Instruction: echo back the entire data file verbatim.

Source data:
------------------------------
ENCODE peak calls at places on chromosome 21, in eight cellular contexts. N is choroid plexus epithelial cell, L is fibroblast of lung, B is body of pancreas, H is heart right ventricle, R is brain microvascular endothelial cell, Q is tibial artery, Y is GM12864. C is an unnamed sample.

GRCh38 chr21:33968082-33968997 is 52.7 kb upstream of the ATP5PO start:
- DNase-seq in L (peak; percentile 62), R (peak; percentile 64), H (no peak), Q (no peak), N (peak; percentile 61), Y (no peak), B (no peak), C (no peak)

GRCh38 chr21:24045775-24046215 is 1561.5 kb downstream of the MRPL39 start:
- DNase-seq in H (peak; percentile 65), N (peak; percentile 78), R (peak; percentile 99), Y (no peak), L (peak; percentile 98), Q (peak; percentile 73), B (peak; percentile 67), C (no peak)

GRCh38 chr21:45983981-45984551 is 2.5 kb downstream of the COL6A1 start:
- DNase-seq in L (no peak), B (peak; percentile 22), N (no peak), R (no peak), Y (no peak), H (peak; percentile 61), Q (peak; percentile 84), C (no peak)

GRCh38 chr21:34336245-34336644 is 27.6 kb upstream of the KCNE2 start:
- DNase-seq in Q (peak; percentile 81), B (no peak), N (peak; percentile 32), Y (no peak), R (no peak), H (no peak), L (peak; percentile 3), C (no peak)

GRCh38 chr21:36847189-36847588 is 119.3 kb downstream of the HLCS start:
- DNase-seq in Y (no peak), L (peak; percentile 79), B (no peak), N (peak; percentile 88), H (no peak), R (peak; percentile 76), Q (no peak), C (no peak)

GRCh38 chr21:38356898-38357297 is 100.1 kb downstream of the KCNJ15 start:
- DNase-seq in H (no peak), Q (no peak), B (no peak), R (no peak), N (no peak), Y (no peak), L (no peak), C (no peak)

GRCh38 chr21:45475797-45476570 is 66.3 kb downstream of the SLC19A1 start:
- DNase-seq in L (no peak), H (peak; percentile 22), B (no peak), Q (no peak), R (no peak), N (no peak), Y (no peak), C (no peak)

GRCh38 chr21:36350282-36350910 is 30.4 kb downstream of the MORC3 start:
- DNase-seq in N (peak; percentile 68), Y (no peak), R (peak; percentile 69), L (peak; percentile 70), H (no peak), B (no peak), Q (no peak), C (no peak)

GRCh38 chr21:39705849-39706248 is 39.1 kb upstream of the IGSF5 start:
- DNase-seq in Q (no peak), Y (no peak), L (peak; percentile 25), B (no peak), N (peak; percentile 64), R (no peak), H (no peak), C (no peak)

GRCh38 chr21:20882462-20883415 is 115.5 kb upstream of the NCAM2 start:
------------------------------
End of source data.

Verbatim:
ENCODE peak calls at places on chromosome 21, in eight cellular contexts. N is choroid plexus epithelial cell, L is fibroblast of lung, B is body of pancreas, H is heart right ventricle, R is brain microvascular endothelial cell, Q is tibial artery, Y is GM12864. C is an unnamed sample.

GRCh38 chr21:33968082-33968997 is 52.7 kb upstream of the ATP5PO start:
- DNase-seq in L (peak; percentile 62), R (peak; percentile 64), H (no peak), Q (no peak), N (peak; percentile 61), Y (no peak), B (no peak), C (no peak)

GRCh38 chr21:24045775-24046215 is 1561.5 kb downstream of the MRPL39 start:
- DNase-seq in H (peak; percentile 65), N (peak; percentile 78), R (peak; percentile 99), Y (no peak), L (peak; percentile 98), Q (peak; percentile 73), B (peak; percentile 67), C (no peak)

GRCh38 chr21:45983981-45984551 is 2.5 kb downstream of the COL6A1 start:
- DNase-seq in L (no peak), B (peak; percentile 22), N (no peak), R (no peak), Y (no peak), H (peak; percentile 61), Q (peak; percentile 84), C (no peak)

GRCh38 chr21:34336245-34336644 is 27.6 kb upstream of the KCNE2 start:
- DNase-seq in Q (peak; percentile 81), B (no peak), N (peak; percentile 32), Y (no peak), R (no peak), H (no peak), L (peak; percentile 3), C (no peak)

GRCh38 chr21:36847189-36847588 is 119.3 kb downstream of the HLCS start:
- DNase-seq in Y (no peak), L (peak; percentile 79), B (no peak), N (peak; percentile 88), H (no peak), R (peak; percentile 76), Q (no peak), C (no peak)

GRCh38 chr21:38356898-38357297 is 100.1 kb downstream of the KCNJ15 start:
- DNase-seq in H (no peak), Q (no peak), B (no peak), R (no peak), N (no peak), Y (no peak), L (no peak), C (no peak)

GRCh38 chr21:45475797-45476570 is 66.3 kb downstream of the SLC19A1 start:
- DNase-seq in L (no peak), H (peak; percentile 22), B (no peak), Q (no peak), R (no peak), N (no peak), Y (no peak), C (no peak)

GRCh38 chr21:36350282-36350910 is 30.4 kb downstream of the MORC3 start:
- DNase-seq in N (peak; percentile 68), Y (no peak), R (peak; percentile 69), L (peak; percentile 70), H (no peak), B (no peak), Q (no peak), C (no peak)

GRCh38 chr21:39705849-39706248 is 39.1 kb upstream of the IGSF5 start:
- DNase-seq in Q (no peak), Y (no peak), L (peak; percentile 25), B (no peak), N (peak; percentile 64), R (no peak), H (no peak), C (no peak)

GRCh38 chr21:20882462-20883415 is 115.5 kb upstream of the NCAM2 start: